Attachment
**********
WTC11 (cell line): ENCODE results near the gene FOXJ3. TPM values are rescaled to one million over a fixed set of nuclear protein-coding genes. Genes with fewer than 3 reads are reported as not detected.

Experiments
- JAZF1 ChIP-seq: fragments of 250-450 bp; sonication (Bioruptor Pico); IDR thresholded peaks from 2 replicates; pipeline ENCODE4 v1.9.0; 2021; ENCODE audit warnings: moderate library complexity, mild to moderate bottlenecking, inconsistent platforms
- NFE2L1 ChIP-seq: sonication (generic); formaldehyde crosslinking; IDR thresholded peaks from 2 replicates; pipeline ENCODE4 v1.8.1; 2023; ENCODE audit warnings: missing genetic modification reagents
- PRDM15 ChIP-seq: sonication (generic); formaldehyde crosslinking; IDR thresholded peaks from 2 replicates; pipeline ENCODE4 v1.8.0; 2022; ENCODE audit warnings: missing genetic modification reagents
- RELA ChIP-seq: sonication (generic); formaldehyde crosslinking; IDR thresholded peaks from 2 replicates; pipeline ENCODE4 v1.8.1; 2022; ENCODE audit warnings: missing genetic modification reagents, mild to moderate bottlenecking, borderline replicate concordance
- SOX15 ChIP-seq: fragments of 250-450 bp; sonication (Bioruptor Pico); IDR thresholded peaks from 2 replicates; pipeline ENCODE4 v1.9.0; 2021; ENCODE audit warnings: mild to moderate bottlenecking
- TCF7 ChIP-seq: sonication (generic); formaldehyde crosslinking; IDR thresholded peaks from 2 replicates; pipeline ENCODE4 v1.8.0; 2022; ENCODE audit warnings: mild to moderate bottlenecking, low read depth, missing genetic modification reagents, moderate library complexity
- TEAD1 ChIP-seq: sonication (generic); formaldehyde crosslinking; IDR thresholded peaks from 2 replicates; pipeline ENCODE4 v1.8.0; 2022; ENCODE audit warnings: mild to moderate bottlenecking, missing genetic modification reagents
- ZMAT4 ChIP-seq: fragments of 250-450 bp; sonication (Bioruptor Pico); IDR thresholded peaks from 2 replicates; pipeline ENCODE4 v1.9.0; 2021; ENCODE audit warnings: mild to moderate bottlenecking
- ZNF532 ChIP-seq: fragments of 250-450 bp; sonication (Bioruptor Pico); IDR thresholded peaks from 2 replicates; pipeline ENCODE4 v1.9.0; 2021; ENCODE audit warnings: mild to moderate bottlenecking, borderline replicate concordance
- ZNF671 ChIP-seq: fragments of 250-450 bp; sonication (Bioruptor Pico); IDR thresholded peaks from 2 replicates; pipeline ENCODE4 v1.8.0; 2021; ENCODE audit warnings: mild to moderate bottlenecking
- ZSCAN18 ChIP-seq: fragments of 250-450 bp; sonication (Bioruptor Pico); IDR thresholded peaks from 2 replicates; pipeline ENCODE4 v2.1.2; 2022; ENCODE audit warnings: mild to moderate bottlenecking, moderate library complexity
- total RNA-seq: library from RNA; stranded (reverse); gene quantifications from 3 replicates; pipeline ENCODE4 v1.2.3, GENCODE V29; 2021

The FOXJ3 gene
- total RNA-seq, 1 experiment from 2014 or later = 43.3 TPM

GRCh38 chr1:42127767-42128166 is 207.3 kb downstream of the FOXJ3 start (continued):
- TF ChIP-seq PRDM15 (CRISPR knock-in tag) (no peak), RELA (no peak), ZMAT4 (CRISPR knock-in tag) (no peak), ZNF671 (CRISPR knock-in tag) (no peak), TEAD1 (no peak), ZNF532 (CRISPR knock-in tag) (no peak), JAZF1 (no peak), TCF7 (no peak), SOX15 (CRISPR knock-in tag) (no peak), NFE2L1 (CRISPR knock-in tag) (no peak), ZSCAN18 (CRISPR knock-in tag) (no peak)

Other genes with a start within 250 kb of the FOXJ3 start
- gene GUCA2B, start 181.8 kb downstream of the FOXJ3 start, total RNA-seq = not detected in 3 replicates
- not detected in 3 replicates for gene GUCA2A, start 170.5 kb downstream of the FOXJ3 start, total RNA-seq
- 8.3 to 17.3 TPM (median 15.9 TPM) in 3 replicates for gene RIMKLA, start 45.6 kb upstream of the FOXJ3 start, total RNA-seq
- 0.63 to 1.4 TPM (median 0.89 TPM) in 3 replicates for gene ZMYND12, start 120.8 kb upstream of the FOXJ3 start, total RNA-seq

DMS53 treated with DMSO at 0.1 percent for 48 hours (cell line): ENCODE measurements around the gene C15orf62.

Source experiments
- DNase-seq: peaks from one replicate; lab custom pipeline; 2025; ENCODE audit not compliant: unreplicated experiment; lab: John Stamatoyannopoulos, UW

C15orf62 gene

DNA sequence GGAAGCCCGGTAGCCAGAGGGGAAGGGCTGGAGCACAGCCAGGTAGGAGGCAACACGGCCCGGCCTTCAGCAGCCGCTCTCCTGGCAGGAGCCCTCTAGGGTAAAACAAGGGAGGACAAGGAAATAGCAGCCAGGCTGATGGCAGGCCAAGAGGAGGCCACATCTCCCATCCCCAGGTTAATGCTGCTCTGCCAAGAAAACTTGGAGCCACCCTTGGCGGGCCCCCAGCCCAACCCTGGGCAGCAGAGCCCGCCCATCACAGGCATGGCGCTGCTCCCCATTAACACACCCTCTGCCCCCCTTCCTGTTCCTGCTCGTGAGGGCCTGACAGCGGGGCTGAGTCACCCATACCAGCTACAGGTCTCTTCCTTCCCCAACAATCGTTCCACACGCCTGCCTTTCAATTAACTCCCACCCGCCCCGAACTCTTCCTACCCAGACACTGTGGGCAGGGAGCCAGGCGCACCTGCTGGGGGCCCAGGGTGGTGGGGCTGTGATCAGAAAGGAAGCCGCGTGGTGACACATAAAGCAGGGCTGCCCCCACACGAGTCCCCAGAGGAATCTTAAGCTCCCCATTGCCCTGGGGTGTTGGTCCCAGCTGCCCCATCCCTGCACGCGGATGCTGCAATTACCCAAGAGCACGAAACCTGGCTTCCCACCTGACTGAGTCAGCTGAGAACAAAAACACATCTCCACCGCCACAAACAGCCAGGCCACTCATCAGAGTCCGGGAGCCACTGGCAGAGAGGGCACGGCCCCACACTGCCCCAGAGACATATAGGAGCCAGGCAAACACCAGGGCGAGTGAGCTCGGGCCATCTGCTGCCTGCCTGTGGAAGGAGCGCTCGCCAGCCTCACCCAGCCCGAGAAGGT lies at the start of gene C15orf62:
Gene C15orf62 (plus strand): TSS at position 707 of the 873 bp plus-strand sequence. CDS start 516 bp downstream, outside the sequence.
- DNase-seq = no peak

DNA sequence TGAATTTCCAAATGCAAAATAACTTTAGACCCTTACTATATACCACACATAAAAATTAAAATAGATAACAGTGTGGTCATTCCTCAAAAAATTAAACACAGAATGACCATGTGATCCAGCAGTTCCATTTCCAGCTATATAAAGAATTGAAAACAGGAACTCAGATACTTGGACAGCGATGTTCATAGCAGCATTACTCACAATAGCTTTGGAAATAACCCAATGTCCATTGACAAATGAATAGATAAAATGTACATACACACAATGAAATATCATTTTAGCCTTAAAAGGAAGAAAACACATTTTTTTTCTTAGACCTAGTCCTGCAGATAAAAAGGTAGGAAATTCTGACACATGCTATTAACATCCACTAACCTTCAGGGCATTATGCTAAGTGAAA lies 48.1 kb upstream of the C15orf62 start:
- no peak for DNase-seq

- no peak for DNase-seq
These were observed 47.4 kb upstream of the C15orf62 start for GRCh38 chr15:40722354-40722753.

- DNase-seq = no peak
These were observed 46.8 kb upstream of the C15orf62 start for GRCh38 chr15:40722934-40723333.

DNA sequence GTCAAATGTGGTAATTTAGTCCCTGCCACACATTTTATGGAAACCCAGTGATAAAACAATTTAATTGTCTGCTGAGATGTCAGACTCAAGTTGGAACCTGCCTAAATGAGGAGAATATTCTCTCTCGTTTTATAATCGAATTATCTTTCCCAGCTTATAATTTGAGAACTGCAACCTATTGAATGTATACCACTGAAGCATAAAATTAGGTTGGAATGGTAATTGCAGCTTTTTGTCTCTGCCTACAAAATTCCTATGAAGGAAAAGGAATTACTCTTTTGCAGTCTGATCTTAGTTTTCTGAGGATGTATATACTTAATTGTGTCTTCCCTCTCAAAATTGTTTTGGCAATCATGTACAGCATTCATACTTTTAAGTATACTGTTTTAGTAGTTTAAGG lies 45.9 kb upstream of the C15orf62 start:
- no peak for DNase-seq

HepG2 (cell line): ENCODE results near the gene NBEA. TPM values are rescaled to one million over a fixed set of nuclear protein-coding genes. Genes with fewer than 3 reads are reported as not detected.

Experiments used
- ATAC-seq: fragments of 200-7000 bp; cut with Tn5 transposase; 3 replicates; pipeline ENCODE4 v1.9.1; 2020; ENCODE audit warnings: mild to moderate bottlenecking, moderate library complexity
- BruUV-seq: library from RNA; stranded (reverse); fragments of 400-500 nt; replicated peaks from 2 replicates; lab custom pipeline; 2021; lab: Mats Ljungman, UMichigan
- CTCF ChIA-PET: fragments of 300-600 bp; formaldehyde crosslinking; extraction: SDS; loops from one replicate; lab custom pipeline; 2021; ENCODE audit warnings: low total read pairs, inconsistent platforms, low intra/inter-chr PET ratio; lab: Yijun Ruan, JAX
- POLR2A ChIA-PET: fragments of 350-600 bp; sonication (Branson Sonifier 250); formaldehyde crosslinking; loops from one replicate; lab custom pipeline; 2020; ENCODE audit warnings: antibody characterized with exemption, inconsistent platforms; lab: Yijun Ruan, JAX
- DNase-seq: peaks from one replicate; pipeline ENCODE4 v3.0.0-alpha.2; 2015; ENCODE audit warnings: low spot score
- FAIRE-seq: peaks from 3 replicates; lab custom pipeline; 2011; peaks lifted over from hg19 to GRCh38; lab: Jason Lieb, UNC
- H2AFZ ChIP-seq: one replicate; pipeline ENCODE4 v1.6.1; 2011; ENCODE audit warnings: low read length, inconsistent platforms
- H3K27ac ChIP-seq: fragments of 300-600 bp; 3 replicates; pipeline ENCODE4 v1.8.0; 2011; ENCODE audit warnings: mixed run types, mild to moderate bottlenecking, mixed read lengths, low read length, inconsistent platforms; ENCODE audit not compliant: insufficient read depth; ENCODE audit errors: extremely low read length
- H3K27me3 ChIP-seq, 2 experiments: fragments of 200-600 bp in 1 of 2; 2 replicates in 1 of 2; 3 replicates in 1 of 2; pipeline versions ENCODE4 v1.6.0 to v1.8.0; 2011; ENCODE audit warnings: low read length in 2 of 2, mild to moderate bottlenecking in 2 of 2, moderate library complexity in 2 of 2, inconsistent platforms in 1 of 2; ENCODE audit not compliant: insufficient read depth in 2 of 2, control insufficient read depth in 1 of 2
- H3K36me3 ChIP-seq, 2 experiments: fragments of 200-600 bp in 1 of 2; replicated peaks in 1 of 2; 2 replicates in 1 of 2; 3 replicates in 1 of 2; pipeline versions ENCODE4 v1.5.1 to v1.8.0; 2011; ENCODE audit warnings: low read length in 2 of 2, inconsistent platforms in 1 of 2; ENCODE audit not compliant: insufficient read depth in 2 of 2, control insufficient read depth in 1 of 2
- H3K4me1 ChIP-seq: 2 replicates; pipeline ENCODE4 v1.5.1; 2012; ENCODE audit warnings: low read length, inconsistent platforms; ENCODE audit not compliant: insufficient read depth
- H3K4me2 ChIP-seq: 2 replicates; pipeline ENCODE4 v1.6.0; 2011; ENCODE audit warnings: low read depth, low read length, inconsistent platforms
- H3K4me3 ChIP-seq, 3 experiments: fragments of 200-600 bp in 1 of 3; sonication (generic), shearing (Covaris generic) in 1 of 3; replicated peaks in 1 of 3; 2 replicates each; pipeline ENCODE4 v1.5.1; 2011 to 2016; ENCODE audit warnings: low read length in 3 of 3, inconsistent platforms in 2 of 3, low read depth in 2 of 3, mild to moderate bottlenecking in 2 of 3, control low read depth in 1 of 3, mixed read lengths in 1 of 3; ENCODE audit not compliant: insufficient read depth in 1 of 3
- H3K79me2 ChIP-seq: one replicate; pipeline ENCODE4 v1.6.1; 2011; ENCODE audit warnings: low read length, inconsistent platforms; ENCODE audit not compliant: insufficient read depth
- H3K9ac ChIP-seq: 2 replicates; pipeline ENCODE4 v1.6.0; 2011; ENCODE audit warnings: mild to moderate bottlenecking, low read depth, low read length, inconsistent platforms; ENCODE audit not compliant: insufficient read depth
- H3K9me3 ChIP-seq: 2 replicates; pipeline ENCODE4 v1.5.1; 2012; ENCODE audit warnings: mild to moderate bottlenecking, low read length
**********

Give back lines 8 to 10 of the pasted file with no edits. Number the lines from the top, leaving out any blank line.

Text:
- TCF7 ChIP-seq: sonication (generic); formaldehyde crosslinking; IDR thresholded peaks from 2 replicates; pipeline ENCODE4 v1.8.0; 2022; ENCODE audit warnings: mild to moderate bottlenecking, low read depth, missing genetic modification reagents, moderate library complexity
- TEAD1 ChIP-seq: sonication (generic); formaldehyde crosslinking; IDR thresholded peaks from 2 replicates; pipeline ENCODE4 v1.8.0; 2022; ENCODE audit warnings: mild to moderate bottlenecking, missing genetic modification reagents
- ZMAT4 ChIP-seq: fragments of 250-450 bp; sonication (Bioruptor Pico); IDR thresholded peaks from 2 replicates; pipeline ENCODE4 v1.9.0; 2021; ENCODE audit warnings: mild to moderate bottlenecking